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Army Secretary Thomas White, the Enron executive who parlayed his skills at running private companies into bankruptcy into an important-sounding position in the Bush Administration, has stepped down. The official administration spin -- which was only slightly less credible than a press briefing from the former Iraqi Information Minister -- claimed that White quit. The reality was that Defense Secretary Donald Rumsfeld, who thought of White as little more than a lobbyist for defense contractors promoting unnecessary investment in cumbersome weapons such as the canceled Crusader artillery system, fired the Army Secretary.

No one should mourn White's departure. His presence in the administration was Exhibit A for the case that the Bush team had bartered off positions of authority to hacks who saw government "service" as a means to enrich their corporate comrades -- and, ultimately, themselves.

There is one reason to hold back on celebrating White's departure, however. The primary effect of his exit will be to solidify Rumsfeld's control over all of the country's military affairs. With White out, and with the coming retirement of General Eric Shinseki, the Army chief of staff with whom Rumsfeld and his aides clashed, the Defense Secretary will be well positioned to nominate loyalists for the Army's top civilian position and the senior military slot.

No monument will improve the lives of tens of millions of people living below the poverty line or repair Russia's ravaged public health system, idle factories, decaying farms, polluted rivers, and collapsing educational system.

On April 11th--the day of the most widespread and uncontrolled looting in Iraq--Defense Secretary Donald Rumsfeld produced one of the more sour notes of the nascent postwar period.

If you'd like to add your name to this statement, e-mail leocasey@aol.com.

When Ayatollah Abdel Majid al-Khoei was stabbed to death earlier this month by a mob in Shiite Islam's holiest mosque, the bloody event was widely described as a blow to the forces of reconciliat

How much, in just twenty years, Donald Revell has changed! From the
Abandoned Cities
(1983), his debut volume, included a villanelle, a
sestina, rhymed sonnets and meditative terza rima.

Ever since Clark Kent first donned a pair of oversized glasses and,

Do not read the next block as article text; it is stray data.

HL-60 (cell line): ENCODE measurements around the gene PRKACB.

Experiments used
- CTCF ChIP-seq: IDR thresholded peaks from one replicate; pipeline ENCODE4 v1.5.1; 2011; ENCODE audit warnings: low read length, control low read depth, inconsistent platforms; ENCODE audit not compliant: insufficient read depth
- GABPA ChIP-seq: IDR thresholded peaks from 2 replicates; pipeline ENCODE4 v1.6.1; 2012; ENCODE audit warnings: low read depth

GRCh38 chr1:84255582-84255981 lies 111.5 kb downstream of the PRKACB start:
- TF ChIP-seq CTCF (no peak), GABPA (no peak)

somewhat improbably, hid his Superman persona from Lois Lane, questions
of identity have been a staple of the comic-book genr

Baghdad has fallen. The city has been taken by the troops who were
bringing it freedom.

The ravages of drought are evident to anyone traveling through Zimbabwe.
The carcass of a dead donkey lies on the road, while skeletal dogs tear
at its intestines.

It's a great country. Don't let the hucksters and charlatans take it
away.

How 'fighting terrorism' became a bludgeon in Bush's assault on labor.

The right-wing ideologues are dead serious about dismantling government.

Over dinner recently, a friend of mine mused that "at least it's not as
bad as the McCarthy era." Perhaps not.

As a million Shiite pilgrims streamed toward Karbala shouting, "No to
America, no to Saddam, no to tyranny, no to Israel!" can't you just
imagine the plash of complacent I Told Him So's from th

In Baghdad this week, one Mohammed Mohsen Zubaidi, an Iraqi businessman
with ties to the Iraqi National Congress, has shown up claiming to be
the city's governor.

(A preventive-war anthem sung to the tune of "Trees," by Joyce
Kilmer, with piano accompaniment)

The arrest and long-term imprisonment of dozens of dissidents in Cuba
and the rapid execution of three men who had attempted to hijack a boat
were deplorable.

On March 22, a few hundred peaceful antiwar protesters in Seattle who
had gathered around the Federal Building suddenly found themselves being
swept down streets by officers in riot gear and th

Emboldened by the "success" of its preventive war in Iraq, the Bush
Administration appears to be expanding its preventive law-enforcement
strategy at home.

On the second day of the invasion of Iraq, US commandos seized two Iraqi
offshore oil terminals in the Persian Gulf, capturing their defenders
without a fight.

Even before US troops arrived in Baghdad, looting broke out--in
Washington.


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